A top Chinese Communist Party official has called for a renewed struggle against the Dalai Lama's influence, as well as strengthened controls over Tibetan Buddhism, state media reported Friday.
Jia Qinglin's comments come weeks ahead of the third anniversary of the most widespread uprising against Chinese rule by Tibetans in decades.
China blamed followers of the exiled Dalai Lama for fomenting the disturbances on March 14, 2008, including a riot in Tibet's capital, Lhasa, that left 22 people dead.
The Dalai Lama, who heads the self-declared Tibetan government-in-exile in India, has denied the charge.
"We must deepen the fight against the Dalai Lama clique, more circumspectly carry out each task in maintaining stability and do a solid job in regards to Tibetan Buddhism," Jia was quoted by the official Xinhua News Agency as telling party officials at a meeting Thursday.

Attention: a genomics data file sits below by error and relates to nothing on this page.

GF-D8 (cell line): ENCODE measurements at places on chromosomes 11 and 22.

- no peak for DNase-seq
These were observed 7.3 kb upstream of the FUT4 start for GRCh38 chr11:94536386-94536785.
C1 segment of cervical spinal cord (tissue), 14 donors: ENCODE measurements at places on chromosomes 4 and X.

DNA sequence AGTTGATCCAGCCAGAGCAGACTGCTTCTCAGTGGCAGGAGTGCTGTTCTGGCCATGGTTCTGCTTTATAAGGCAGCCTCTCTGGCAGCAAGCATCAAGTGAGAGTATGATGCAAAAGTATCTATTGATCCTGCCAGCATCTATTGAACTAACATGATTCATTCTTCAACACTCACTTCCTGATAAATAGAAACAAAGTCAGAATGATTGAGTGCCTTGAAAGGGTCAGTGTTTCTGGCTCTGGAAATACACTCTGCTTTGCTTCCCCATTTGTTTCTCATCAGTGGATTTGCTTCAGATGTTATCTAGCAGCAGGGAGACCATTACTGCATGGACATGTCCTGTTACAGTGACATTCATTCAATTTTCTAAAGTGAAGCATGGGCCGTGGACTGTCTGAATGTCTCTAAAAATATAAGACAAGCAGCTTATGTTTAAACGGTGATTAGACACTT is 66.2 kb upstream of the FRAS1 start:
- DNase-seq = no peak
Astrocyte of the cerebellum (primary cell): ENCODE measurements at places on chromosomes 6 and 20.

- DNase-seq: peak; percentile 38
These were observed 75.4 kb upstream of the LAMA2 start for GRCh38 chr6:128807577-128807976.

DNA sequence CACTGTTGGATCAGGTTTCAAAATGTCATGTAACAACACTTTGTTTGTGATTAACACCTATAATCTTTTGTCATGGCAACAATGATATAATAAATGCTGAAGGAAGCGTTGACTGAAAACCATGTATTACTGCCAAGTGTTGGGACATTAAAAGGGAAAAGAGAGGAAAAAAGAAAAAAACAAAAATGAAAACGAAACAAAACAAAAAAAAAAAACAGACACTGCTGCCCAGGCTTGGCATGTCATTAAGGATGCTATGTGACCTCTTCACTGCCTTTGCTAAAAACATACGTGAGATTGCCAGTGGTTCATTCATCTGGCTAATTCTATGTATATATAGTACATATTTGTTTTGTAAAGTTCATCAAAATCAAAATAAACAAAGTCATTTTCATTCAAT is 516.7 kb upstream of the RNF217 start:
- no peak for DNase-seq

Officials must "create a positive environment for development" in Tibet and Tibetan regions of four neighboring provinces, said Jia, the ruling Communist Party's fourth-highest ranking official.
Jia's remarks reflect China's two-pronged approach toward Tibet that combines pumping in funds to boost incomes while tightening controls over religious and political dissent.
The Dalai Lama, who fled Tibet amid an abortive uprising against Chinese rule in 1958, remains deeply revered among many Tibetans, despite Beijing's decades-long campaign to vilify him and undermine his influence. Successive rounds of talks between Chinese officials and representatives of the Buddhist leader have made no apparent progress toward bringing the sides together.
Beijing accuses the Dalai Lama of seeking to separate Tibet from China, despite his claims to be working only for a high degree of autonomy under Chinese rule.
China says Tibet has been part of its territory for at least four centuries, while many Tibetans say they were effectively independent for most of that time.